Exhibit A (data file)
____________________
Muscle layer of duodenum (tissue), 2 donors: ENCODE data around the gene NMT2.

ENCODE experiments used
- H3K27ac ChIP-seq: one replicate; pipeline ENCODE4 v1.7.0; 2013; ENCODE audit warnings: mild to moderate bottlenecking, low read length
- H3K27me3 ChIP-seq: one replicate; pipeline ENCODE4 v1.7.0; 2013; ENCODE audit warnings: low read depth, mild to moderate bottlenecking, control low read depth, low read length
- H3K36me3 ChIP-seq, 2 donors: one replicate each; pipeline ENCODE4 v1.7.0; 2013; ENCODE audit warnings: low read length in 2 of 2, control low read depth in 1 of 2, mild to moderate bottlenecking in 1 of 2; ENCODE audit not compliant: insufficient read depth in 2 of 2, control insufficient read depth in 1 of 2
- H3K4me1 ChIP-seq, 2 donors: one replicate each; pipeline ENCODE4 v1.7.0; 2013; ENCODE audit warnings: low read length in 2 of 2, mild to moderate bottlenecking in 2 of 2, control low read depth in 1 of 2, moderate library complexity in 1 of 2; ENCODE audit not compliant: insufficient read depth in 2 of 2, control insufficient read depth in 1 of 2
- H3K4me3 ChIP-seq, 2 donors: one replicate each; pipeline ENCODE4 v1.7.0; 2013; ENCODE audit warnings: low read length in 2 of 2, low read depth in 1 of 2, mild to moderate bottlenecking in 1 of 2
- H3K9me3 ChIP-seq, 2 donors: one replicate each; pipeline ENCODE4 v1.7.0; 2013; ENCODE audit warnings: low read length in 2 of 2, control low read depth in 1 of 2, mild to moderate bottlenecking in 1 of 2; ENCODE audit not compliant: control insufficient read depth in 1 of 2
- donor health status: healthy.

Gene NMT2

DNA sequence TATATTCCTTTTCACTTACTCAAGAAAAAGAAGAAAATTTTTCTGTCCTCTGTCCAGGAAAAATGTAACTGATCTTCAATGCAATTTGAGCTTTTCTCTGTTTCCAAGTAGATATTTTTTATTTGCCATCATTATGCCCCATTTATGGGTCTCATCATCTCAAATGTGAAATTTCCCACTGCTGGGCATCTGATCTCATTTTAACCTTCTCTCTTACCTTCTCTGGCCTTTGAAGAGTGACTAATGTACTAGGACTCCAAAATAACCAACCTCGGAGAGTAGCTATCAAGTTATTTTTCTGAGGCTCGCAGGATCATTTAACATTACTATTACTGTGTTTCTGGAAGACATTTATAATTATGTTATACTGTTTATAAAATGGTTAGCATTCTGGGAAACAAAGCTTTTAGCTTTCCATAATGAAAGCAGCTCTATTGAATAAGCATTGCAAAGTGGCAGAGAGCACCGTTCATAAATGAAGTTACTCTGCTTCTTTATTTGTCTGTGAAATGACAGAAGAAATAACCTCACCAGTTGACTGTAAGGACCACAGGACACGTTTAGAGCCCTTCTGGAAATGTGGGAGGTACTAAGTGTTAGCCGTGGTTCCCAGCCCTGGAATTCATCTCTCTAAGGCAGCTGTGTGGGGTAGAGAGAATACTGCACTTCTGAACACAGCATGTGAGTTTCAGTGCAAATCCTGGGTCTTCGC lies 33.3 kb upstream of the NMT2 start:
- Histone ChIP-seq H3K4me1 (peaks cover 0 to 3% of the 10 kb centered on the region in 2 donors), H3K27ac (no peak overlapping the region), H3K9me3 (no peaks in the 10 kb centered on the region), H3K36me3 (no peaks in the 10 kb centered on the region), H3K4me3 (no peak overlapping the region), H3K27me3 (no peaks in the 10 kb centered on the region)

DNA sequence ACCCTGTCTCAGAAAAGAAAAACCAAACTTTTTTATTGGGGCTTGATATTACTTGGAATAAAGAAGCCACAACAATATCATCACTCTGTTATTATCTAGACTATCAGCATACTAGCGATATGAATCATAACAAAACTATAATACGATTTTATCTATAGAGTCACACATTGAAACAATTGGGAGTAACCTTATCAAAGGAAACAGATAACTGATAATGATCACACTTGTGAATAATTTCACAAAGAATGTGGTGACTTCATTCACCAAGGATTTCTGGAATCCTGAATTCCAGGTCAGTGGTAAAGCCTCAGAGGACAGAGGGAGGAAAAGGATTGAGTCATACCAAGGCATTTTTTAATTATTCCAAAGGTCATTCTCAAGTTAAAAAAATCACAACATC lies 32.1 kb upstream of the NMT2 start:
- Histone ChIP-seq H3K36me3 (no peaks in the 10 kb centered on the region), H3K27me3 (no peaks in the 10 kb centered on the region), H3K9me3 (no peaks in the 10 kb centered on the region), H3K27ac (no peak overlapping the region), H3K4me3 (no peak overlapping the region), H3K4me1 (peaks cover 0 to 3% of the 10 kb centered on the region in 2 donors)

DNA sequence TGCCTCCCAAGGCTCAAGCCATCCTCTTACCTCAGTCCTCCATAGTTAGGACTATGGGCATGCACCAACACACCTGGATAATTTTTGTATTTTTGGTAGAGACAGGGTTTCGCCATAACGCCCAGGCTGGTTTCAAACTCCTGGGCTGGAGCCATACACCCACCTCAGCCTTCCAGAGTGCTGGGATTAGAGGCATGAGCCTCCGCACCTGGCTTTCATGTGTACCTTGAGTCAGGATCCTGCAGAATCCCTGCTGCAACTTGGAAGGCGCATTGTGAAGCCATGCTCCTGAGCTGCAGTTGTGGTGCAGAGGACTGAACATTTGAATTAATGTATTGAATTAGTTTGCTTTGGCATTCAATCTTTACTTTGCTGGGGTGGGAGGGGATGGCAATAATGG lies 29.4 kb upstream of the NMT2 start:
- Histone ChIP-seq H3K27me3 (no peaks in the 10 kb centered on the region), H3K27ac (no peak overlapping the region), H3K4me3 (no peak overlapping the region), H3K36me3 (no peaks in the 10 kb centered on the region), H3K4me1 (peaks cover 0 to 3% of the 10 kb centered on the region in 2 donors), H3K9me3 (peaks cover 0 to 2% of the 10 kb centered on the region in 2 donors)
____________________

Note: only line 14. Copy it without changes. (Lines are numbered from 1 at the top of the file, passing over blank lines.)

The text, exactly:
- Histone ChIP-seq H3K36me3 (no peaks in the 10 kb centered on the region), H3K27me3 (no peaks in the 10 kb centered on the region), H3K9me3 (no peaks in the 10 kb centered on the region), H3K27ac (no peak overlapping the region), H3K4me3 (no peak overlapping the region), H3K4me1 (peaks cover 0 to 3% of the 10 kb centered on the region in 2 donors)